FH1
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re: Intel results exhibit signs of dysfunctional, self-mutilating market
FH1   7/15/2010 4:31:28 AM
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Oh how I agree with jg but 'smart' and 'analyst' are not two words I would normally use together in the same sentence. Also goafrit's comment on 'too busy shopping' is right on the button. Also garydpdx ... yes Intel knows better than anyone their market dtnamics, but ebven threy got caught blindsided by the Q4-2008 'holding your breath' market meltdown. But it was just that, and the 30 percent market growth in 2010 is not a 'boom' as such but simply breathing out. A first big step in solving a lot of these structural issues is to break the obsession with short-term/quick buck fixes and investments and start to concentrate on the longer term trends and investment plans. Hell will freeze first over before that happens !!

jg_
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re: Intel results exhibit signs of dysfunctional, self-mutilating market
jg_   7/15/2010 1:52:36 AM
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A smarter analyst, would compare the last 3 years numbers, and not mistake a large increase, from a large decline, as a long term trend. It's because of the 'holding of breath' nature of the earlier declines, that numbers now appear good, but remember that on the longer term trend lines, they are rather less special.

goafrit
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re: Intel results exhibit signs of dysfunctional, self-mutilating market
goafrit   7/15/2010 1:14:36 AM
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The simply reason why the analysts miss the estimate is that they are still using industrial age tools to measure knowledge age tools. It is not the analyst, even the government. This is a major problem in our world now; economic and financial tool have lagged behind the market innovation. Nonetheless, Intel had a good one, but it will not last. The world is going to be frozen again because government has the market on life-support at near zero interest. The day it goes, we will come back to reality. I always tell people, forget the analysts as many are so busy with shopping to think right. The meltdown proved me right. The new business process makes it very tough for them to do their jobs, but they are lazy also not to invest in the right process to do it. Good article Mr Ojo. E enjoyed this analysis, honestly.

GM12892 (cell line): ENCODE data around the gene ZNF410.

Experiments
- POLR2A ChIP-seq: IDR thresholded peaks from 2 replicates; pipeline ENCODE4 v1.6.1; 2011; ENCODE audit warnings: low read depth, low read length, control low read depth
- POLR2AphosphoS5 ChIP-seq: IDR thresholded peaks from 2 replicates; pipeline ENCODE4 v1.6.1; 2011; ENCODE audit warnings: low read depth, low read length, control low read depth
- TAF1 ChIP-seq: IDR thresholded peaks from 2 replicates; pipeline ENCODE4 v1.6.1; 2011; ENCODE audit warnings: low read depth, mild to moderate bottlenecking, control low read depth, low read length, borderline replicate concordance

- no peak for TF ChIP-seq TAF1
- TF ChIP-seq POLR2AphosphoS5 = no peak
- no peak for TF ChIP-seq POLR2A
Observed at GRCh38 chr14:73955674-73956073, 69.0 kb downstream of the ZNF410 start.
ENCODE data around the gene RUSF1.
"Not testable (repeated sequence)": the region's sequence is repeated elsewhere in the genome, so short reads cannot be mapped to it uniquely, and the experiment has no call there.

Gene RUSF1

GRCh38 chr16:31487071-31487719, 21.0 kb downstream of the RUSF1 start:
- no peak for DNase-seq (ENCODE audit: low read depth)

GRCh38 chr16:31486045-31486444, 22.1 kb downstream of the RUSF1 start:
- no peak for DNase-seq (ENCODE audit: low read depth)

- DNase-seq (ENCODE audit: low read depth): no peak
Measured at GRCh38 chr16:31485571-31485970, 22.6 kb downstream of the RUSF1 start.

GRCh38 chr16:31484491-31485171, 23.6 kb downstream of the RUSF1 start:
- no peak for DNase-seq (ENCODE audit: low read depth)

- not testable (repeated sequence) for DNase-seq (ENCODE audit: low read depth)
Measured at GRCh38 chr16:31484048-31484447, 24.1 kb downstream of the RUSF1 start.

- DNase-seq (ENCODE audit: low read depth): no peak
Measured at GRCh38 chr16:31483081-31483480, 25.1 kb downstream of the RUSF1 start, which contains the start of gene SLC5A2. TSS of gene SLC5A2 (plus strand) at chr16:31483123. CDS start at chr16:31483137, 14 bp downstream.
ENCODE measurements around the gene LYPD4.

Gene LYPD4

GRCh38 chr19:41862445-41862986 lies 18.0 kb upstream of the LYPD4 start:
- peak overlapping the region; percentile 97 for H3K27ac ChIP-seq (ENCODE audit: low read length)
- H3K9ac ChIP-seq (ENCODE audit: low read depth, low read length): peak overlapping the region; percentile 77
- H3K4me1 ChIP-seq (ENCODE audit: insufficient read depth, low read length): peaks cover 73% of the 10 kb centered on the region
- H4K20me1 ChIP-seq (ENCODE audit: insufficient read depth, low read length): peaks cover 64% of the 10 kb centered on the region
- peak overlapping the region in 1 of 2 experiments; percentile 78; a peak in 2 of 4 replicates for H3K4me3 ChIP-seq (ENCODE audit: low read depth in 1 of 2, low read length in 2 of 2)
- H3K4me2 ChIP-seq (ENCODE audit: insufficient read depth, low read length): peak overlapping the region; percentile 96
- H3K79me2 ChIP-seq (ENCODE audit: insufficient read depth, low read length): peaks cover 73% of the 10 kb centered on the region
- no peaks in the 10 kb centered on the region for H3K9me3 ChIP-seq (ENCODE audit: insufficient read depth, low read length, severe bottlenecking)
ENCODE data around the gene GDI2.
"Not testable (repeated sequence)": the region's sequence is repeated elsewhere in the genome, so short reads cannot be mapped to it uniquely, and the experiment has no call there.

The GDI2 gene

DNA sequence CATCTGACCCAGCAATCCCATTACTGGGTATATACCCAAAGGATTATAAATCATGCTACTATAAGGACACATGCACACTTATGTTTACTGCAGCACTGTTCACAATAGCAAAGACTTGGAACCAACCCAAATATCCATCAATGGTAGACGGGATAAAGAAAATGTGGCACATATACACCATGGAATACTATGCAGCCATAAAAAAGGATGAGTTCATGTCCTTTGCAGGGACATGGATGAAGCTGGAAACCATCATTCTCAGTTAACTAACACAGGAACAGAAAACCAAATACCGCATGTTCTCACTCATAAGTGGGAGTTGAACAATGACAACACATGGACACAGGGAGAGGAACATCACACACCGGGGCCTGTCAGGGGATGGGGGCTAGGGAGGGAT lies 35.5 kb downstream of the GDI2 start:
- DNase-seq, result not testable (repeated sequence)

bolaji.ojo
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re: Intel results exhibit signs of dysfunctional, self-mutilating market
bolaji.ojo   7/14/2010 9:05:41 PM
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Gary, If only the problem was Intel-specific. This is a company that has learned to read the tea leaves and we should give them credit for this. Heck, they even raised capital expenditure during the last severe downturn in 2001. The problem is not limited to Intel, however, and it's mathematically impossible and unsustainable to keep recording double-digit growth because even the new and replacement markets will be saturated eventually. I saw the industry take steps to correct its demand-supply misalignment earlier this year and they are trying hard even now to keep production and manufacturing capacity growth in check. It still boggles the mind, nevertheless, to go from zero or negative growth to 34 percent. The industry finds this acceptable. I think it's insanity.